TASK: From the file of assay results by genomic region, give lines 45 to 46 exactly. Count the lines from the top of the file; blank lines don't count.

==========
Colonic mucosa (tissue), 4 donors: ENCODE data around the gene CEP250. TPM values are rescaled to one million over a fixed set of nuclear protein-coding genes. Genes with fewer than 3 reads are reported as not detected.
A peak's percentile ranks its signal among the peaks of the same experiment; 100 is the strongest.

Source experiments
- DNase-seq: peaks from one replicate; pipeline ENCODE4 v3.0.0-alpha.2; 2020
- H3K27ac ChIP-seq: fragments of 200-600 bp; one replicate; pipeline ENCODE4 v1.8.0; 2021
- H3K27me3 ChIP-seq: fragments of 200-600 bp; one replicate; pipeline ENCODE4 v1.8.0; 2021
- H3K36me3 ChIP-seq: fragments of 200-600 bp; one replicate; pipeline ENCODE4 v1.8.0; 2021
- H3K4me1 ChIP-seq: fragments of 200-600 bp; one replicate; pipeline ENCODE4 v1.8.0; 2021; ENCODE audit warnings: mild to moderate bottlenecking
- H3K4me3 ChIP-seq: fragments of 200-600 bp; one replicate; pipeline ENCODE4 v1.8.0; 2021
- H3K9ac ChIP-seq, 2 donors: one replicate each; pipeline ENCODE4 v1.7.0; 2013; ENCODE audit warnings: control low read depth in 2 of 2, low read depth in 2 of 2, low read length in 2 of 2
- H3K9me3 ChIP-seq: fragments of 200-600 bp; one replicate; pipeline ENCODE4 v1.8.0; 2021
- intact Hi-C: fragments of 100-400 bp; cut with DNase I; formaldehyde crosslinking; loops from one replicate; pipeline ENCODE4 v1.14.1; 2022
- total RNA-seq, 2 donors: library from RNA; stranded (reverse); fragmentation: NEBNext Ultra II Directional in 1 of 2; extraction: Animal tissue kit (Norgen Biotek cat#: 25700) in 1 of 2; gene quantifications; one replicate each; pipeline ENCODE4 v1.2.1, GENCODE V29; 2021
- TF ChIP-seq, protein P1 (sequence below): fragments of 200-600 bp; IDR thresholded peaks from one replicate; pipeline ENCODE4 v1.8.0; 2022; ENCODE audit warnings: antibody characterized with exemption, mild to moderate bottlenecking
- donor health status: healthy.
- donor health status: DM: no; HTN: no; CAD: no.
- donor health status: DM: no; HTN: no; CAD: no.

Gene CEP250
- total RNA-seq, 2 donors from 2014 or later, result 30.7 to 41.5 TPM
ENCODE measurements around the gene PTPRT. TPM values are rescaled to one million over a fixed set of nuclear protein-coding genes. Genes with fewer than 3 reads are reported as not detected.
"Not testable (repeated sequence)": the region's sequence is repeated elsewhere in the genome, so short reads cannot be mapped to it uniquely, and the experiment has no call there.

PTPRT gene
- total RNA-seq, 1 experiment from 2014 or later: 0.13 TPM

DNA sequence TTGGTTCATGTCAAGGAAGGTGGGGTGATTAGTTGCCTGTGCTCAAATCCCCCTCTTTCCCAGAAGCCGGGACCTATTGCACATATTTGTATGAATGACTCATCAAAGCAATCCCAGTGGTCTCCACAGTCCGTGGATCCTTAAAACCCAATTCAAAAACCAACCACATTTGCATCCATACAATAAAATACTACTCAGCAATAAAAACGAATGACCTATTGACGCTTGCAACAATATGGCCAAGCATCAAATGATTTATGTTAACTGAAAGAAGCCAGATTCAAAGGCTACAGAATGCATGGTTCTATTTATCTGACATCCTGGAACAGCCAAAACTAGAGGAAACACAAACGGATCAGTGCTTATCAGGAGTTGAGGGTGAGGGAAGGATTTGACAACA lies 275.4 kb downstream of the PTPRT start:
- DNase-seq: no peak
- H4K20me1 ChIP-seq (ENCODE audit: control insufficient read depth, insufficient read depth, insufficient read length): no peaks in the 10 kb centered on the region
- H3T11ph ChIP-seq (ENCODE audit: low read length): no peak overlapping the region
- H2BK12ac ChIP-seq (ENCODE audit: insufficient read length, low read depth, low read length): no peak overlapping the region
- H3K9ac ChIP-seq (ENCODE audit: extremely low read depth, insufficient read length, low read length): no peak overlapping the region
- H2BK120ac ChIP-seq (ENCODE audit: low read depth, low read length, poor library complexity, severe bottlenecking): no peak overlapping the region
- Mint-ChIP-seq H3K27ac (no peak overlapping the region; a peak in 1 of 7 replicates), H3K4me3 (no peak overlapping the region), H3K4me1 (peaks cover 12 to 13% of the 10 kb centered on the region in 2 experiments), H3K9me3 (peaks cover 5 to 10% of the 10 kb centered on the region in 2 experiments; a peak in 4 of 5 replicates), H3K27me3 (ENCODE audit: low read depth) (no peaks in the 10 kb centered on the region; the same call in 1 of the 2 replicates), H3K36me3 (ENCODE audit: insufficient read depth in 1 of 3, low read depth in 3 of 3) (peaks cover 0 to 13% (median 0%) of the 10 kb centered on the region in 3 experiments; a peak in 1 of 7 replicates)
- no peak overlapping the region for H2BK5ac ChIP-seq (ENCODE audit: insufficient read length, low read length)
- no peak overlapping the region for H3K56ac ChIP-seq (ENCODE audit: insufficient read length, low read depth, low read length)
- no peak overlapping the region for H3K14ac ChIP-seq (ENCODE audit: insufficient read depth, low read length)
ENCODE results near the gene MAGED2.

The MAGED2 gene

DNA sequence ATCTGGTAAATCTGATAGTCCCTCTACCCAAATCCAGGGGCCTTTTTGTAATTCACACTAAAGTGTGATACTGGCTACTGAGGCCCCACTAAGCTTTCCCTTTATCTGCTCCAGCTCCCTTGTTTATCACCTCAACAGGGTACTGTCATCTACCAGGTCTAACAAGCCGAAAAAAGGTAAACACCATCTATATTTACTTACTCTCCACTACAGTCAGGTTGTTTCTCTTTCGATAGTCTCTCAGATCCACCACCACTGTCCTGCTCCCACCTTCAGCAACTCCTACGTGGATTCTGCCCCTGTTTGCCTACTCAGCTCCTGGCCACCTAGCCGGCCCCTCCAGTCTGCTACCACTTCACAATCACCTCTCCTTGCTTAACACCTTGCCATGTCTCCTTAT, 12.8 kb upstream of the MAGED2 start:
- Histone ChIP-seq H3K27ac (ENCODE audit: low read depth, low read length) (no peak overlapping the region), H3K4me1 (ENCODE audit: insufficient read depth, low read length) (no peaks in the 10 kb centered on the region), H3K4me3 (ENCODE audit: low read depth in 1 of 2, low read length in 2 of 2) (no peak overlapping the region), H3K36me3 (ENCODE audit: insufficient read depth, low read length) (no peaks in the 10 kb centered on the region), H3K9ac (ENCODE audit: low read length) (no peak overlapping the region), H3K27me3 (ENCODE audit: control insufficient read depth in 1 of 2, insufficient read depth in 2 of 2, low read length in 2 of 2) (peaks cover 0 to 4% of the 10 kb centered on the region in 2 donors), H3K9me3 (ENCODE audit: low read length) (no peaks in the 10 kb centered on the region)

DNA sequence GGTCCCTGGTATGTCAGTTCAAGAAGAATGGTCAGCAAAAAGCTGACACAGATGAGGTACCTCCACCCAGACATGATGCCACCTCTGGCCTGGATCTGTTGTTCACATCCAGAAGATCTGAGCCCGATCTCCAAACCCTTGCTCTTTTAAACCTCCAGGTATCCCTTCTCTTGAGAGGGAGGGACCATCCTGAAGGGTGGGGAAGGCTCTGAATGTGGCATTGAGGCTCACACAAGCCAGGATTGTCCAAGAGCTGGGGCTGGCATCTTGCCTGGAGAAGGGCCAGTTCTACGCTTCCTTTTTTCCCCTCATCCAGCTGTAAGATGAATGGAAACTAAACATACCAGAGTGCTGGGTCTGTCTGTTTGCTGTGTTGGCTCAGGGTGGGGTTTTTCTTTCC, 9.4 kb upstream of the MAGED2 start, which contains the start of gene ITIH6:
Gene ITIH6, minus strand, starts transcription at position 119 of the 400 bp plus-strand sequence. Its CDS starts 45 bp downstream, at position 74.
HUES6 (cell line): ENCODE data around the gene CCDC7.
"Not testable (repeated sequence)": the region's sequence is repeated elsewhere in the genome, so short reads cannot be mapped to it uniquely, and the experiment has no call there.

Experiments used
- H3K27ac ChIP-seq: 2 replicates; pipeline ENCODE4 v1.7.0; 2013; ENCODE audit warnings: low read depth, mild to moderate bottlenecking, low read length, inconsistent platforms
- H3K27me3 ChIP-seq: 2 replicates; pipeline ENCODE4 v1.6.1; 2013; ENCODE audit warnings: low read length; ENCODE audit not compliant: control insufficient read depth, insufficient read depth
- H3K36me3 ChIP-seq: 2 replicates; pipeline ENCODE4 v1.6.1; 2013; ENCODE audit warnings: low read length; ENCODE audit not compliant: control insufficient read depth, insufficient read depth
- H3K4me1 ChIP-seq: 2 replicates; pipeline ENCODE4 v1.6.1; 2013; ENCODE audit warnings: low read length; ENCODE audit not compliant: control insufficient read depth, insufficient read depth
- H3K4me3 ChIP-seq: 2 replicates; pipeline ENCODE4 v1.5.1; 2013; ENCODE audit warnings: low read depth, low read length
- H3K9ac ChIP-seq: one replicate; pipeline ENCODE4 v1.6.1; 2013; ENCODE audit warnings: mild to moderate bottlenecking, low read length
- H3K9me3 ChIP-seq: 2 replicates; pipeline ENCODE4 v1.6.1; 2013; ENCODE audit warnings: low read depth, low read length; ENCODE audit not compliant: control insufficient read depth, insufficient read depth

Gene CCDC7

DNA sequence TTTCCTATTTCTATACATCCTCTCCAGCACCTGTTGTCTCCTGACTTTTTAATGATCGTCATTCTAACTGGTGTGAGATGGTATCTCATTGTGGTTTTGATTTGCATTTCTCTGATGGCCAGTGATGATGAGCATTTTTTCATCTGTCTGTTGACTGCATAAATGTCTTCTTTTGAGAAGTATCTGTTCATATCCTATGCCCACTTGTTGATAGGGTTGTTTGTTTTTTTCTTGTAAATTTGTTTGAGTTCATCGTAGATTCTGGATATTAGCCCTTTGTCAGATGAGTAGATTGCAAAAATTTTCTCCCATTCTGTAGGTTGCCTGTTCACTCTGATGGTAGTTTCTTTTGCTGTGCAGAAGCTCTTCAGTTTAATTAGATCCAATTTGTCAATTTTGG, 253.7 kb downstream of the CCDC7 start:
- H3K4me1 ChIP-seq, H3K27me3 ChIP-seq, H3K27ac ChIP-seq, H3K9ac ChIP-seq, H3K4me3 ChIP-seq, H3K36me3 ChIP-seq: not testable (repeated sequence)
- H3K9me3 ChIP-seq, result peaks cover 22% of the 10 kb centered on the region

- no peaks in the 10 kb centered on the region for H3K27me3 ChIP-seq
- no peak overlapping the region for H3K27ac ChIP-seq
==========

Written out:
- H3K27me3 ChIP-seq: 2 replicates; pipeline ENCODE4 v1.6.1; 2013; ENCODE audit warnings: low read length; ENCODE audit not compliant: control insufficient read depth, insufficient read depth
- H3K36me3 ChIP-seq: 2 replicates; pipeline ENCODE4 v1.6.1; 2013; ENCODE audit warnings: low read length; ENCODE audit not compliant: control insufficient read depth, insufficient read depth